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Vikram Betaal: Princess Chandralekha

Vikram And Betaal Stories | 4-12 yrs | Video, Animation

King Vikram was given the duty of bringing Betal to a tantric. Betal traditionally means ‘evil spirit’. Each time Vikram tried to capture Betal, it told him a story that ended with a riddle. If Vikram could not answer the question correctly, Betal agreed to remain in captivity. But, if the king knew the answer and still kept quiet, his head would burst into a thousand pieces. And if King Vikram spoke, Betal would escape and return to his tree.

Betal began another story, as he was being carried upon King Vikramaditya’s shoulders.

A long time ago, there was a beautiful and intelligent princess named Chandralekha. Many suitors came to offer proposals of marriage to her. She always declined, saying, “My husband should be strong, courageous and talented.”

One day, a prince named Virendra came to propose to Chandralekha. He said, “I can tell the fortune of people and have never been proven wrong.”
Chandralekha offered him a chamber in the palace to stay in while she made her decision.

The next day, Prince Udaivir arrived, wanting to have her hand in marriage. “I have a chariot which can run on land as well as in the sky,” said the prince, hoping to impress her.
He too was offered a chamber in the palace to wait.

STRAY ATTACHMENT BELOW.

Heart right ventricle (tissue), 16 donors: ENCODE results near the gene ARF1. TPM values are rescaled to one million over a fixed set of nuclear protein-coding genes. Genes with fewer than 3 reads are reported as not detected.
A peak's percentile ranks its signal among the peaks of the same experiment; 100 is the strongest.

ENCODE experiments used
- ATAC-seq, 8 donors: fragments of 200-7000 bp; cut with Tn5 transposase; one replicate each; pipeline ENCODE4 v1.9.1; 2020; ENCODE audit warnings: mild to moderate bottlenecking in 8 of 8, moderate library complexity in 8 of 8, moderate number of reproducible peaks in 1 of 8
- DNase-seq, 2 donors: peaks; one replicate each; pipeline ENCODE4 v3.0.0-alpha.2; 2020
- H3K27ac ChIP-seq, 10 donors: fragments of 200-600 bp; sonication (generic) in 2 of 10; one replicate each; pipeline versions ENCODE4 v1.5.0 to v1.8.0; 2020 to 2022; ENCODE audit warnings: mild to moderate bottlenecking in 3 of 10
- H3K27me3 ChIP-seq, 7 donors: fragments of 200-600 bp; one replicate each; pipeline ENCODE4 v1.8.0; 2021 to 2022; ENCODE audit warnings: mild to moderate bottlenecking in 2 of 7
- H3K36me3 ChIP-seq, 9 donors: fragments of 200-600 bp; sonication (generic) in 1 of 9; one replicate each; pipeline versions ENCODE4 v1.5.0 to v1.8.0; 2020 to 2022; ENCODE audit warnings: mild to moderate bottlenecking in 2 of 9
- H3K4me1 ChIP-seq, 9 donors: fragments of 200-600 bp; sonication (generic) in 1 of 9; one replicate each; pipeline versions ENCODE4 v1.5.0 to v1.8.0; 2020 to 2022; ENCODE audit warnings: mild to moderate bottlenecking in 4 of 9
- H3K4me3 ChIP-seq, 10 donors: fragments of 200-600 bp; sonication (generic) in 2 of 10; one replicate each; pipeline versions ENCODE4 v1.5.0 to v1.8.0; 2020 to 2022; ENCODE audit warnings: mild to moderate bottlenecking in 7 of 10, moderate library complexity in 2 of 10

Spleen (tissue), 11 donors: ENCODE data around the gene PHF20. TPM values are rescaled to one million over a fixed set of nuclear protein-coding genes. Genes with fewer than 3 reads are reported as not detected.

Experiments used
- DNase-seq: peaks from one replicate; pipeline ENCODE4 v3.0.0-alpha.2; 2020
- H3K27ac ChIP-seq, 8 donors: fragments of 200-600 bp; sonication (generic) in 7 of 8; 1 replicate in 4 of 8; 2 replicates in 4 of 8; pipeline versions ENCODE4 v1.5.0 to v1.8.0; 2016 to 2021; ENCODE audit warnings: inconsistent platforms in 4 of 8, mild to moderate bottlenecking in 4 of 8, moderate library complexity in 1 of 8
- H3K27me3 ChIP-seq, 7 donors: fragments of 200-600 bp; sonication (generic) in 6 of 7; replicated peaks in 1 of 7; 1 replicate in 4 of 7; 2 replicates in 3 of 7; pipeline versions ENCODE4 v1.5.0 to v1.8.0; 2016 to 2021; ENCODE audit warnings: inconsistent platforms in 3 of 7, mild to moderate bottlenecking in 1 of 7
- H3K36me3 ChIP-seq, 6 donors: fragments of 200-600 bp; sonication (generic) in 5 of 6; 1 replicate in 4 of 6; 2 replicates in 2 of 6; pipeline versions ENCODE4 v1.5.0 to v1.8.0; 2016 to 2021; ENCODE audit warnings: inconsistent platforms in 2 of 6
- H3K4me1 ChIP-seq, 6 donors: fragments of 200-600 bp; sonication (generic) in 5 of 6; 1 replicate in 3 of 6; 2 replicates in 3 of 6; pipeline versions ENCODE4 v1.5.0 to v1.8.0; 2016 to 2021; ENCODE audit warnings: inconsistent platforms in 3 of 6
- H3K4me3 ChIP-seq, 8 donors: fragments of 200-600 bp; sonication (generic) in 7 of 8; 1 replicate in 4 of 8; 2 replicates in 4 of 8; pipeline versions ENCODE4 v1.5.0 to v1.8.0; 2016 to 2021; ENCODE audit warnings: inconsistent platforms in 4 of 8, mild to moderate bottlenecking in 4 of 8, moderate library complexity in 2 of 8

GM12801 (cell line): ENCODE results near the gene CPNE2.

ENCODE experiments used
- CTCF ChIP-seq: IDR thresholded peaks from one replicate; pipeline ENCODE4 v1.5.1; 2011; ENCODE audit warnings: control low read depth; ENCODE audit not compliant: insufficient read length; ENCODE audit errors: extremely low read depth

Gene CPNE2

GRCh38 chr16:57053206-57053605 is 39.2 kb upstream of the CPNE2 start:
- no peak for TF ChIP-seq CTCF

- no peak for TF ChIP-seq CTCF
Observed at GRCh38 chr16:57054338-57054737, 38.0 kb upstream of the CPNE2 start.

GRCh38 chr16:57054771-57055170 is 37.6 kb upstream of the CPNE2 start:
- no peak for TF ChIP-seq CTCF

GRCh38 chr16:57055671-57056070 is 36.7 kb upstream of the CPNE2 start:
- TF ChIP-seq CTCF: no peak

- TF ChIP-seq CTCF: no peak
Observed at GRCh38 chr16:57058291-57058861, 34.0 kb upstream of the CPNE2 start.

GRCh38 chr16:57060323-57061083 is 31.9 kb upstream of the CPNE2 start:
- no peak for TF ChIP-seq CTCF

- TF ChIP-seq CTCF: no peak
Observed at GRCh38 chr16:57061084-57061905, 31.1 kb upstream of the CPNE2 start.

The third day, Prince Dhananjay came to ask for Chandralekha’s hand in marriage. He boasted, “I am an unparalleled warrior. No one can destroy me!”
Chandralekha asked him to wait while she chose between the three.

The next morning, Chandralekha’s mother was horrified to find her daughter was missing. Scared for her wellbeing, she called upon the three princes to help find the princess.

Prince Virendra closed his eyes for a moment and then said, “As a fortune teller, I can see that the princess has been kidnapped by a giant who wants to marry her.”

Next, Prince Udaivir said, “My chariot is the fastest, we can rush to save the princess!” With that, the three princes, rode off in the chariot.

Upon reaching the giant’s lair, Prince Dhananjay took out his sword, fought the giant bravely and won.

Chandralekha was returned safely to her mother and the kingdom was at peace.

“So tell me King Vikramaditya,” said Betal. “Who should the princess choose as her groom?”

King Vikramaditya thought and then said, “Prince Dhananjay deserves to be the groom. Even though Prince Virendra foretold where the princess would be and Prince Udaivir used his chariot to take them there, Prince Dhananjay defeated the giant. Without his strength, the giant would have eaten them all!”

Betal looked at the king and said, “Right you are, my king. But you have opened your mouth to speak and so I must fly away, back to my tree!” With that, Betal was chased once more by King Vikramaditya.

The Patachitra and the Batik art forms have inpired the style of artwork seen in the Vikram Betal series of videos.
Patachitra is a traditional form of cloth-based painting found in the states of Odisha and West Bengal. The subjects explored are folklore and traditional stories, which are painted using naturally made colours.
Batik is a traditional form of art in India which involves the use of wax on fabric. Presently, there is no one community which creates textiles and artwork using Batik and its reach has spanned India. Traditionally painted on fabrics like cotton and silk, the form has expanded to a variety of textiles.